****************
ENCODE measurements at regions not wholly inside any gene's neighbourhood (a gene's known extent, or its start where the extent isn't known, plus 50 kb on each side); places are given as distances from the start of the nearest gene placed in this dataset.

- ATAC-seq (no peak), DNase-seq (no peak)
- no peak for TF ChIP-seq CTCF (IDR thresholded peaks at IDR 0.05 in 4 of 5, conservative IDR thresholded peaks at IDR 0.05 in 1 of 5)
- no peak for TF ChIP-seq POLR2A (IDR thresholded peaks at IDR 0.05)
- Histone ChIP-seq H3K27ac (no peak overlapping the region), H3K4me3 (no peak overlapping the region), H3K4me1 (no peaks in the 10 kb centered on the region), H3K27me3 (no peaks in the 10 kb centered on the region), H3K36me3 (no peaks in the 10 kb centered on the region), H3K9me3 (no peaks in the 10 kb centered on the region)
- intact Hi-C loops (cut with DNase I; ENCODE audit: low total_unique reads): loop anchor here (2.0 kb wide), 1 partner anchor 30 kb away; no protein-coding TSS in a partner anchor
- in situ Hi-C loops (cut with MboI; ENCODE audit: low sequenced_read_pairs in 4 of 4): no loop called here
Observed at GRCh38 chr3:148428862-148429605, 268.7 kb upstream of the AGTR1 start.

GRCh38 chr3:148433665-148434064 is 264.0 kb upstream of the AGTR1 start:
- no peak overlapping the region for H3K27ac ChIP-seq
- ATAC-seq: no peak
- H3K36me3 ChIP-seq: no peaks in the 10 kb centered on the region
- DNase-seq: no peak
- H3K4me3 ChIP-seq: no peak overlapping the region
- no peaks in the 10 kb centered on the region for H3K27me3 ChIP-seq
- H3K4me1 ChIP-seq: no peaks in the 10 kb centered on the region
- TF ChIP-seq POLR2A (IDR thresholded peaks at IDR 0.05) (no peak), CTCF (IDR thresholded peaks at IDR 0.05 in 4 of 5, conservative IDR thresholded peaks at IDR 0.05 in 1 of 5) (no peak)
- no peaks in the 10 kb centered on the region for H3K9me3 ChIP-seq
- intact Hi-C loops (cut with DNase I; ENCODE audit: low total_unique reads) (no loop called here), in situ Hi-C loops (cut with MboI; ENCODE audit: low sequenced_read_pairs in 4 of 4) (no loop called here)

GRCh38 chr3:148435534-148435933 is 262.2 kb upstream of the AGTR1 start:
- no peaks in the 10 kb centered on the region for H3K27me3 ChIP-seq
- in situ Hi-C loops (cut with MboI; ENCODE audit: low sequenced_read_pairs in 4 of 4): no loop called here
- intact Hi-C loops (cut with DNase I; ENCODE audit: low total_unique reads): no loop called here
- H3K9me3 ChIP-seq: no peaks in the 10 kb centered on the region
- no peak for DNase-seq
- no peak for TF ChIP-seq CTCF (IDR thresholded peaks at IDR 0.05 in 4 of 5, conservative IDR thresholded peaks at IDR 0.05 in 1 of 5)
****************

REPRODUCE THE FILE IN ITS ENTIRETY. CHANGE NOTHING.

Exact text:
ENCODE measurements at regions not wholly inside any gene's neighbourhood (a gene's known extent, or its start where the extent isn't known, plus 50 kb on each side); places are given as distances from the start of the nearest gene placed in this dataset.

- ATAC-seq (no peak), DNase-seq (no peak)
- no peak for TF ChIP-seq CTCF (IDR thresholded peaks at IDR 0.05 in 4 of 5, conservative IDR thresholded peaks at IDR 0.05 in 1 of 5)
- no peak for TF ChIP-seq POLR2A (IDR thresholded peaks at IDR 0.05)
- Histone ChIP-seq H3K27ac (no peak overlapping the region), H3K4me3 (no peak overlapping the region), H3K4me1 (no peaks in the 10 kb centered on the region), H3K27me3 (no peaks in the 10 kb centered on the region), H3K36me3 (no peaks in the 10 kb centered on the region), H3K9me3 (no peaks in the 10 kb centered on the region)
- intact Hi-C loops (cut with DNase I; ENCODE audit: low total_unique reads): loop anchor here (2.0 kb wide), 1 partner anchor 30 kb away; no protein-coding TSS in a partner anchor
- in situ Hi-C loops (cut with MboI; ENCODE audit: low sequenced_read_pairs in 4 of 4): no loop called here
Observed at GRCh38 chr3:148428862-148429605, 268.7 kb upstream of the AGTR1 start.

GRCh38 chr3:148433665-148434064 is 264.0 kb upstream of the AGTR1 start:
- no peak overlapping the region for H3K27ac ChIP-seq
- ATAC-seq: no peak
- H3K36me3 ChIP-seq: no peaks in the 10 kb centered on the region
- DNase-seq: no peak
- H3K4me3 ChIP-seq: no peak overlapping the region
- no peaks in the 10 kb centered on the region for H3K27me3 ChIP-seq
- H3K4me1 ChIP-seq: no peaks in the 10 kb centered on the region
- TF ChIP-seq POLR2A (IDR thresholded peaks at IDR 0.05) (no peak), CTCF (IDR thresholded peaks at IDR 0.05 in 4 of 5, conservative IDR thresholded peaks at IDR 0.05 in 1 of 5) (no peak)
- no peaks in the 10 kb centered on the region for H3K9me3 ChIP-seq
- intact Hi-C loops (cut with DNase I; ENCODE audit: low total_unique reads) (no loop called here), in situ Hi-C loops (cut with MboI; ENCODE audit: low sequenced_read_pairs in 4 of 4) (no loop called here)

GRCh38 chr3:148435534-148435933 is 262.2 kb upstream of the AGTR1 start:
- no peaks in the 10 kb centered on the region for H3K27me3 ChIP-seq
- in situ Hi-C loops (cut with MboI; ENCODE audit: low sequenced_read_pairs in 4 of 4): no loop called here
- intact Hi-C loops (cut with DNase I; ENCODE audit: low total_unique reads): no loop called here
- H3K9me3 ChIP-seq: no peaks in the 10 kb centered on the region
- no peak for DNase-seq
- no peak for TF ChIP-seq CTCF (IDR thresholded peaks at IDR 0.05 in 4 of 5, conservative IDR thresholded peaks at IDR 0.05 in 1 of 5)